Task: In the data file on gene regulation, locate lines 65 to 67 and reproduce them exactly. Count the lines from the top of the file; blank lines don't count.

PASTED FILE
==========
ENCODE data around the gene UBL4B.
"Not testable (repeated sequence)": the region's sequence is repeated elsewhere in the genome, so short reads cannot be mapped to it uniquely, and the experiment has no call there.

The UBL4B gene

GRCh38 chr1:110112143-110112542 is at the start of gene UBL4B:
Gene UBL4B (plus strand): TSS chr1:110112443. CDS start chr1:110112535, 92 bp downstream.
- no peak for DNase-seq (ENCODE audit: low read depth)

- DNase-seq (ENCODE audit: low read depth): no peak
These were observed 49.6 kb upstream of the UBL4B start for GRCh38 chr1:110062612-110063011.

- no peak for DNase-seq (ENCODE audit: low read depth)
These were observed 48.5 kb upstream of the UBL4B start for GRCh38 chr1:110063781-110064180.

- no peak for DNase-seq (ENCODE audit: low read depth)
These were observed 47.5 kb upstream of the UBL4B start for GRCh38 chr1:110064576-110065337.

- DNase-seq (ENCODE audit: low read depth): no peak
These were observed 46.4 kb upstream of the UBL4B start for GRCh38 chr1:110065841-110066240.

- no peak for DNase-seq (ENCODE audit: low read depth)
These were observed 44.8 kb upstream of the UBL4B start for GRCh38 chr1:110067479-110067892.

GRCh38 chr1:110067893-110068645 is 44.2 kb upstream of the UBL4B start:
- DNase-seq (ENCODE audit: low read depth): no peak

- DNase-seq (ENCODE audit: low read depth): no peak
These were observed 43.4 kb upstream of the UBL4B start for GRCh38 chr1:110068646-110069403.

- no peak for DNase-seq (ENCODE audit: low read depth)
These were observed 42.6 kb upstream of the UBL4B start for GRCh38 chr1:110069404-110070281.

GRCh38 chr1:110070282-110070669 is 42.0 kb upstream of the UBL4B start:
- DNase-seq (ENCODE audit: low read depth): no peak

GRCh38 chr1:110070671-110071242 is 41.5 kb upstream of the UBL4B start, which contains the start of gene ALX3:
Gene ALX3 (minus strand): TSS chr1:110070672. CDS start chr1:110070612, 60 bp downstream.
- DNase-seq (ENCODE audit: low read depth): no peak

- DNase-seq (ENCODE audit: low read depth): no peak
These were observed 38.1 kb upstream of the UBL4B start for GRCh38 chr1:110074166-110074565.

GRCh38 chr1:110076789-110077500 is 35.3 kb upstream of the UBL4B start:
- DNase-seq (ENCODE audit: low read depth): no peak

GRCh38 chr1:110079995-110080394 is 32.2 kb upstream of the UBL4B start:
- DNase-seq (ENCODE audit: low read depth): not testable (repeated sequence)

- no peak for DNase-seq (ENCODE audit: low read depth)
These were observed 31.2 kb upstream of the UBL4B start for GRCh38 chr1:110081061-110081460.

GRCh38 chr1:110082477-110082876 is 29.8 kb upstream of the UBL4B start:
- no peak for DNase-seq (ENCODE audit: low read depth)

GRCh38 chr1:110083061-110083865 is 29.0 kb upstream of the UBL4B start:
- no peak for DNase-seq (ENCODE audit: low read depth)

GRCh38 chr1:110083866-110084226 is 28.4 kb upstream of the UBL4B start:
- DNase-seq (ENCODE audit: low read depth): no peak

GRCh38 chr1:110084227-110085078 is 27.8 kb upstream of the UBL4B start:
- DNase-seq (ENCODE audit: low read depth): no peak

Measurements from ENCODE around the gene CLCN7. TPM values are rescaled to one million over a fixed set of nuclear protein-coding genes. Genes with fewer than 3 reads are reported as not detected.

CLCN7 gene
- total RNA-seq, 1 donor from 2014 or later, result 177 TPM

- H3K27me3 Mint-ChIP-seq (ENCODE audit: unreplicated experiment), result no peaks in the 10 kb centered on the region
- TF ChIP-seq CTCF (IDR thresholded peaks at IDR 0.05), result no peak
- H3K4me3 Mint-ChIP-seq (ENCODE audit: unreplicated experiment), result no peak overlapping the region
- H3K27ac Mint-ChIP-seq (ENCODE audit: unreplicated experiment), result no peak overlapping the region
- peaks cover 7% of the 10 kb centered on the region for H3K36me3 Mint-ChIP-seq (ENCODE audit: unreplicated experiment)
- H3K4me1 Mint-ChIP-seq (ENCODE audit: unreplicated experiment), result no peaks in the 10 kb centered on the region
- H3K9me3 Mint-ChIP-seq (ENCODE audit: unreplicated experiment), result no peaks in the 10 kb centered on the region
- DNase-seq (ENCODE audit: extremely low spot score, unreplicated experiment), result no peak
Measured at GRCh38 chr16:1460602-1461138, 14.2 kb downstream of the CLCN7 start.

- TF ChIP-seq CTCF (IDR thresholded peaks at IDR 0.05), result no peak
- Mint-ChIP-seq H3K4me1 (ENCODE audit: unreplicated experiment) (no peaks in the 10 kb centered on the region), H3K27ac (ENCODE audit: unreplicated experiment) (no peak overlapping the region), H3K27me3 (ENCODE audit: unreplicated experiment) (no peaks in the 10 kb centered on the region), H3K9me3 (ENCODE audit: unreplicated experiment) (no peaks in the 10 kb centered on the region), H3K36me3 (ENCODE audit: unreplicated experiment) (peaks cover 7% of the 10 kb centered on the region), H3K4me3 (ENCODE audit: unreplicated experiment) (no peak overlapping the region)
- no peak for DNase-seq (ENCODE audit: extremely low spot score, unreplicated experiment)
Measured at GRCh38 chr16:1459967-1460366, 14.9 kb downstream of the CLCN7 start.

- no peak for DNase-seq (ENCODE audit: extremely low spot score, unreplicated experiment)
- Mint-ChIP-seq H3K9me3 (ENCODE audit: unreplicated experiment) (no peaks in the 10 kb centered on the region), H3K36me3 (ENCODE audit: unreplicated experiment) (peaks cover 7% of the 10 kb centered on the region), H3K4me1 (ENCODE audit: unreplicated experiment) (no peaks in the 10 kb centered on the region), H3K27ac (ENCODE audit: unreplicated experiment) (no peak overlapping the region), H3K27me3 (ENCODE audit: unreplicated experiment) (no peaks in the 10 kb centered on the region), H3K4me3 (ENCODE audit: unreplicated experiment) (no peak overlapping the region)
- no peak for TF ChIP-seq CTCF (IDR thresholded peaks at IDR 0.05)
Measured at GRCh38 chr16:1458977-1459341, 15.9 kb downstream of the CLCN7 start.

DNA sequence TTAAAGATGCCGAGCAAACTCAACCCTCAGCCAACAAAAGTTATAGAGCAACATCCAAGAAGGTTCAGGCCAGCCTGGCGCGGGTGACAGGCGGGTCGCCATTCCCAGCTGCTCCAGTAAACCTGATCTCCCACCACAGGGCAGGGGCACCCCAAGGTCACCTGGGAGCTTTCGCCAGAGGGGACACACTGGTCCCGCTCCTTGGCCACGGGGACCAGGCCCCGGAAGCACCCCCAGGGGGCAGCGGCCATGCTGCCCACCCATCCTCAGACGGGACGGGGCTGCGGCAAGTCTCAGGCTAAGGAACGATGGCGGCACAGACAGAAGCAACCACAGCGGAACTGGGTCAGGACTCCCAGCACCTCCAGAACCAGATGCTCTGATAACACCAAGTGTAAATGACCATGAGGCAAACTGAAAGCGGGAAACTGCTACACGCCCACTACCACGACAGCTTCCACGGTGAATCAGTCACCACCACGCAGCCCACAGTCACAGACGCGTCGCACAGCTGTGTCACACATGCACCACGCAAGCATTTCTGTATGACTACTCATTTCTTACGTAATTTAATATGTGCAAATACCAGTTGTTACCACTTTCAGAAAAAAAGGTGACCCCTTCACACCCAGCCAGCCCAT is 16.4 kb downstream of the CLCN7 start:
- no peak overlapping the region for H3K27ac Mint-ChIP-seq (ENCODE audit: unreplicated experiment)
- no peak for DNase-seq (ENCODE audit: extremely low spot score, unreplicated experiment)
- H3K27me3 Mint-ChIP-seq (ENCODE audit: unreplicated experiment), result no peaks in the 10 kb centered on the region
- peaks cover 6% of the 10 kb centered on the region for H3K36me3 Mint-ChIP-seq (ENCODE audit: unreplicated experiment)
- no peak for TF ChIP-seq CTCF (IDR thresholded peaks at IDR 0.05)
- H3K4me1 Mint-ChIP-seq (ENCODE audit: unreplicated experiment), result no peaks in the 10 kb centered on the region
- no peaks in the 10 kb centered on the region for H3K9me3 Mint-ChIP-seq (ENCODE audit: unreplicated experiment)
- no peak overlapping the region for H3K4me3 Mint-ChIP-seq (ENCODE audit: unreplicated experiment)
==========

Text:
- no peak overlapping the region for H3K27ac Mint-ChIP-seq (ENCODE audit: unreplicated experiment)
- no peak for DNase-seq (ENCODE audit: extremely low spot score, unreplicated experiment)
- H3K27me3 Mint-ChIP-seq (ENCODE audit: unreplicated experiment), result no peaks in the 10 kb centered on the region